Plot Summary:  Seventeen-year-old Chyna Black catches the eye of Tyriek James, a handsome 22-year-old drug dealer living a life filled with fast cars, expensive jewelry, and designer name clothes.  Unheeding her girlfriends’ advice that Tyriek is nothing but trouble, Chyna is blinded by her passion and pursues a relationship with him, forsaking everything else.  Chyna, infatuated and caught up in his lifestyle, goes from straight-A student to high school dropout, begins to isolate herself from her friends, and gets thrown out of her mother’s house.  Although things go well for a while between her and Tyriek, their relationship soon becomes fraught with jealousy, infidelity, violent physical and emotional abuse, passionate make-up sex, and insincere promises of devotion.  Chyna learns all too late the unhealthiness of their relationship, returns to her mother’s house, and begins dating an old boyfriend, LP, who gets her pregnant.  Without LP’s support, she decides to keep the baby and get her life back on track by getting a job and her GED.  One year later, at her daughter’s first birthday, Tyriek reappears with new promises of devotion.  Chyna Black is a fast-paced, gritty tale of urban fiction written in a raw, conversational style that is heavy with dialect and loaded with profanity.  Chyna and Tyriek’s relationship is a maelstrom of drama and passionate eroticism that is sure to engage readers who enjoy these elements.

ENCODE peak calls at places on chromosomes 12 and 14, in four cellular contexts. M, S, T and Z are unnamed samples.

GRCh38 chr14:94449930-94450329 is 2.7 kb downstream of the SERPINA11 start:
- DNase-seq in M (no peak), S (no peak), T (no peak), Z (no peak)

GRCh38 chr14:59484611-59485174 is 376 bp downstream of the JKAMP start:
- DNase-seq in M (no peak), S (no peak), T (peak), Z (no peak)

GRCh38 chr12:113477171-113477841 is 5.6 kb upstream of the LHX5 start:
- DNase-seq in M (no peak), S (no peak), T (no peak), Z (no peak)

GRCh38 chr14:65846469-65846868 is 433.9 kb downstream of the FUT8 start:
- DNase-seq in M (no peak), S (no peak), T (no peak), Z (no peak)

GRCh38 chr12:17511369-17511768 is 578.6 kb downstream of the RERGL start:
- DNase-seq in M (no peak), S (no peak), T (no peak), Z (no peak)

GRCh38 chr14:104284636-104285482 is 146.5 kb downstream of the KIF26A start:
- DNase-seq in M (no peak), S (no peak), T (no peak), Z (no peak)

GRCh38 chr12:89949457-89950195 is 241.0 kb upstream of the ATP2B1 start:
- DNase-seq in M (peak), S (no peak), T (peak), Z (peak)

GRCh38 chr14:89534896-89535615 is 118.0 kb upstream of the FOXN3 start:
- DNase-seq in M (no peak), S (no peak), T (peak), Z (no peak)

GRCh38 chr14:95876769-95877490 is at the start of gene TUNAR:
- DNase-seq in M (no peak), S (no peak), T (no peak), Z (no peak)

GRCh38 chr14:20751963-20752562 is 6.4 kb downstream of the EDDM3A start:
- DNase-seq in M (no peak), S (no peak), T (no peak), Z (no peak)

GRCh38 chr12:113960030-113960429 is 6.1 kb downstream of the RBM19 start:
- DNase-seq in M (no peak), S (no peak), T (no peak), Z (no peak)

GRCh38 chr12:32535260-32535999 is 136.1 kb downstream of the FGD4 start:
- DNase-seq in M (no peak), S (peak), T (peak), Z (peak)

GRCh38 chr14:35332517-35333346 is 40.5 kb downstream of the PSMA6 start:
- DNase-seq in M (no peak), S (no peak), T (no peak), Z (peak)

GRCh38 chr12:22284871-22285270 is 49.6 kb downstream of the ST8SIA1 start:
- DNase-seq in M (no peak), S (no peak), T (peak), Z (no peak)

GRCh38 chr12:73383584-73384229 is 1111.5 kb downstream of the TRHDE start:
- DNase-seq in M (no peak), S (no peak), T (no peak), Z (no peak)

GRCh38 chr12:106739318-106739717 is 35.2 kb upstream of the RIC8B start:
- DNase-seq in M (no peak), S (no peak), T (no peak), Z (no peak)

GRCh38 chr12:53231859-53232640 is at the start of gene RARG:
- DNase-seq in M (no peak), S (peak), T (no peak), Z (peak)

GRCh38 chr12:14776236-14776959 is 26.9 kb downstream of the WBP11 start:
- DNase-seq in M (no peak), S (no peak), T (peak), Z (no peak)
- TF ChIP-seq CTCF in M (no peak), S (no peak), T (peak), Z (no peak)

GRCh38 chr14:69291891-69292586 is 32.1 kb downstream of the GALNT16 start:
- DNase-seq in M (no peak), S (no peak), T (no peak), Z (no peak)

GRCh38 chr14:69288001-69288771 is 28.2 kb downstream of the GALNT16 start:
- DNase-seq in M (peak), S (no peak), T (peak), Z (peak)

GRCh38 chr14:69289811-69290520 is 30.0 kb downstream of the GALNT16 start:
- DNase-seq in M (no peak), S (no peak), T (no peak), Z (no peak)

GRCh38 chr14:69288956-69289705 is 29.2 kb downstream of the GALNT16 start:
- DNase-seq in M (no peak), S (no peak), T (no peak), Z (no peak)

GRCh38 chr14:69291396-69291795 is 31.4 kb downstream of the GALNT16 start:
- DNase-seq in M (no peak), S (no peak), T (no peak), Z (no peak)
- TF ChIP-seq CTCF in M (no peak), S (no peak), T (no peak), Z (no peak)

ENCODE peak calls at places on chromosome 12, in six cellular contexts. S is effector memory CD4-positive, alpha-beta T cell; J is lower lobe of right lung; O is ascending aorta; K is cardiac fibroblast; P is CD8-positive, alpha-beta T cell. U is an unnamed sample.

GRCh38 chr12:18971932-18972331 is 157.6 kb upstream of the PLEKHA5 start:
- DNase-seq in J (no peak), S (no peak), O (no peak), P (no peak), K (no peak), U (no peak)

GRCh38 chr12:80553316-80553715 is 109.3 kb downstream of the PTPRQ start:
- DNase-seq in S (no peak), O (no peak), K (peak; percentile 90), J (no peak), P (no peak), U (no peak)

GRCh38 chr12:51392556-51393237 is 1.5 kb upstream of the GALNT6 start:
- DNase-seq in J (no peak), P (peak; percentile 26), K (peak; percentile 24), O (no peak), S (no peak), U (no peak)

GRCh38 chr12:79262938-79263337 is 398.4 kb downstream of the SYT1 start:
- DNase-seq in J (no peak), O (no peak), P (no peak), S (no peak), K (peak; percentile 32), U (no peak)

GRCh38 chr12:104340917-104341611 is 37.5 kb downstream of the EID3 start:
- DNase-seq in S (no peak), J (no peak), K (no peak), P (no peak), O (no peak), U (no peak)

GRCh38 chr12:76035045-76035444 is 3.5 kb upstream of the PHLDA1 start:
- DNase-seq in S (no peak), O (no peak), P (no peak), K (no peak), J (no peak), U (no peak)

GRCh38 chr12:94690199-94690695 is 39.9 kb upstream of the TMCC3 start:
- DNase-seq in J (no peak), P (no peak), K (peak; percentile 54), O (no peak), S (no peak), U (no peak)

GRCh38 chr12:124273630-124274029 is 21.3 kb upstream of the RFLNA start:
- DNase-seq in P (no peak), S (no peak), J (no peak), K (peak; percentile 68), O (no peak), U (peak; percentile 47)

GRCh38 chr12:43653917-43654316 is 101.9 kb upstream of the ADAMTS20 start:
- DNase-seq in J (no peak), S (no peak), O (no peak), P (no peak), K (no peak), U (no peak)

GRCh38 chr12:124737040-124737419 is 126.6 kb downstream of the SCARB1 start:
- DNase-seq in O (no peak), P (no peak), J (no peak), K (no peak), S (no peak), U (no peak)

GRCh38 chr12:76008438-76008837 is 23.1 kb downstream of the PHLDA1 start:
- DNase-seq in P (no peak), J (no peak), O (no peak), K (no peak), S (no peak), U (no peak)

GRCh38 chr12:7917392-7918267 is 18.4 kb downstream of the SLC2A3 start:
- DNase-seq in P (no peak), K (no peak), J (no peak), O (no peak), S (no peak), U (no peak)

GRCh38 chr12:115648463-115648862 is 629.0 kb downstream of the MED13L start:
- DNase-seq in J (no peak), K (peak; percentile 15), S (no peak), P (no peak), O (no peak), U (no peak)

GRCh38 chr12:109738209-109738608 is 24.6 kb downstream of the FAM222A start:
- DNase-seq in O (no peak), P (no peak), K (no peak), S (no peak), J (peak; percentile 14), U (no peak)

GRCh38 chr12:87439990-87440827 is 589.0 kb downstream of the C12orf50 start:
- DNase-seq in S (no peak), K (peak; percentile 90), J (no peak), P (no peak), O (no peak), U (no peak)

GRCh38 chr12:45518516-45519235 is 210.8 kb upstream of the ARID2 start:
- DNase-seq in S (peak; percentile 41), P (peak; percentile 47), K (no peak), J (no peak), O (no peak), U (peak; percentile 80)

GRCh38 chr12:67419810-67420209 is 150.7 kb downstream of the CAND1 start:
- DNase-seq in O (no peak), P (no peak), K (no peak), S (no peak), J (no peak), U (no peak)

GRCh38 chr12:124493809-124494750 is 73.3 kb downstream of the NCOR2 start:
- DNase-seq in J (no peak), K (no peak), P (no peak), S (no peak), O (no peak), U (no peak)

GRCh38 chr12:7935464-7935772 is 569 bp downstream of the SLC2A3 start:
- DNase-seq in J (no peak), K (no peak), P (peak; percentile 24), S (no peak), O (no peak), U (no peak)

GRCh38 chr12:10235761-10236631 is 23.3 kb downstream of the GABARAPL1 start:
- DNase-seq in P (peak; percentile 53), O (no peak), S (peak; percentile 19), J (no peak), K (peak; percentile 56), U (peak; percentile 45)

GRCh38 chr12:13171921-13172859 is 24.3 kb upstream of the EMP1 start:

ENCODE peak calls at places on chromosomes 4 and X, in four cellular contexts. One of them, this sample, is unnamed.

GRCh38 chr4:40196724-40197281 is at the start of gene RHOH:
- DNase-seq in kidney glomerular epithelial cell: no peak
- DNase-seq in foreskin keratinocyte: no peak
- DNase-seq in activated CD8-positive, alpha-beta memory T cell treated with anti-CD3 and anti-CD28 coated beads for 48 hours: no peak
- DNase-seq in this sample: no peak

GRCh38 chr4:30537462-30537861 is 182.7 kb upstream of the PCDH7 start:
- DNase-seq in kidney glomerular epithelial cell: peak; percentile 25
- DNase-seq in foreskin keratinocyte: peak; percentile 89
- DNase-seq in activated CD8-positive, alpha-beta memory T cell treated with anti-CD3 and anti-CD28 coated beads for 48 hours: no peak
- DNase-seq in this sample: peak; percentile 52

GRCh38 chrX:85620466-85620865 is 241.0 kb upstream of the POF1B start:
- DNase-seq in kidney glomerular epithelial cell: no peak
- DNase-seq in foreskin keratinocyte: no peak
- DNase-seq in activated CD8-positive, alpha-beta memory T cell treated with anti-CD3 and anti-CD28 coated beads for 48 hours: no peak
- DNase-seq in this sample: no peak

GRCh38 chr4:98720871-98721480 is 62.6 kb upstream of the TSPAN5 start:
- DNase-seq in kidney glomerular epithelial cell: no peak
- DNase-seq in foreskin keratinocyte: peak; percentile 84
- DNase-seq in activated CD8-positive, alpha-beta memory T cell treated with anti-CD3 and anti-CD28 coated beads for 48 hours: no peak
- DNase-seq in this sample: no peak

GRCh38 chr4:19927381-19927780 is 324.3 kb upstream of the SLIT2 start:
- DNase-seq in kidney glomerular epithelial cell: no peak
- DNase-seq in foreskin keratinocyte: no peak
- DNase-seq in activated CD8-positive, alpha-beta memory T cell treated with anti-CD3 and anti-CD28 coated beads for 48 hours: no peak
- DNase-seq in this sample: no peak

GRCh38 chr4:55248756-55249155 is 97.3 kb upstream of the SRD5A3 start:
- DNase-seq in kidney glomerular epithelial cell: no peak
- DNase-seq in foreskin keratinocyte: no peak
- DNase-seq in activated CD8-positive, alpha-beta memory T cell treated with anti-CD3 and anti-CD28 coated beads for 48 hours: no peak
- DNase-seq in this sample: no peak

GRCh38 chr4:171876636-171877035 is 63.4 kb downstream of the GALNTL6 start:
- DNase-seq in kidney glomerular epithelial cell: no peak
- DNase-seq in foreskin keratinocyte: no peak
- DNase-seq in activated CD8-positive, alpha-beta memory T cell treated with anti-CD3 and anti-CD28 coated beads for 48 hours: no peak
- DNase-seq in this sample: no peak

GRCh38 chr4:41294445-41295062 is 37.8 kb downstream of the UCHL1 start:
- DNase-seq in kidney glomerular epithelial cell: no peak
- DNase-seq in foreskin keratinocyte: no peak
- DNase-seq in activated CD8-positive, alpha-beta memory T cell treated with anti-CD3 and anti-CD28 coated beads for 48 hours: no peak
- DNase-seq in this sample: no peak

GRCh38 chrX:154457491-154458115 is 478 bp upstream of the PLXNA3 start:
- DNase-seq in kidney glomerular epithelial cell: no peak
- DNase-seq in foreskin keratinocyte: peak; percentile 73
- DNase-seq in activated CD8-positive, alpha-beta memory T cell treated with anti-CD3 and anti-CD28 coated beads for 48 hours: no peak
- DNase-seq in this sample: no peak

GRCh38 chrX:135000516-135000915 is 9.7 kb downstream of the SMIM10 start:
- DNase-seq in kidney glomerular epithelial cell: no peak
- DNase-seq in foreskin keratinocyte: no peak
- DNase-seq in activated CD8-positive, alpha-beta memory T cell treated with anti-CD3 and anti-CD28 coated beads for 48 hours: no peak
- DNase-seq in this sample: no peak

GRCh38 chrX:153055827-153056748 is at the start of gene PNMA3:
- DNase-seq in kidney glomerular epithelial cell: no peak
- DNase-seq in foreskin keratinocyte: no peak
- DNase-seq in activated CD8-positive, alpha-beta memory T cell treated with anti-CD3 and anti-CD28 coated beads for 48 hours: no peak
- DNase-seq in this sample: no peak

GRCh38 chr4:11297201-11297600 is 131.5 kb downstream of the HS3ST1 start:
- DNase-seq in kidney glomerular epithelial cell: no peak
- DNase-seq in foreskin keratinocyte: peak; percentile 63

Subject Headings:  African American Teenage Girls; Inner City Life; Teenage Pregnancy; High School Dropouts; Drug Dealers; Unhealthy Relationships; Responsibility; Coming-of-Age Stories

Appeal:  Conversational, informal, unpretentious, authentic, raw, gritty, dialect-rich, sexually explicit, strong language, erotic, romantic, melodramatic, hopeful, inspiring, fast-paced, open-ended

3 terms that best describe this book:  Dialect-rich, raw, and strong language

Similar Authors and Works (why are they similar?):

            3 Relevant Non-Fiction Works and Authors

1)  Dear Diary, I’m Pregnant: Ten Real Life Stories by Anrenee Englander

This book is a collection of candid interviews with ten teenage girls from various socioeconomic backgrounds, ethnicities, cultures, and faiths about their experiences with pregnancy.  The girls’ stories also touch on topics such as abortion, adoption, and deciding to keep their babies.  This title is suggested to those who want to read true-life stories about teenage pregnancies after reading about Chyna’s experiences.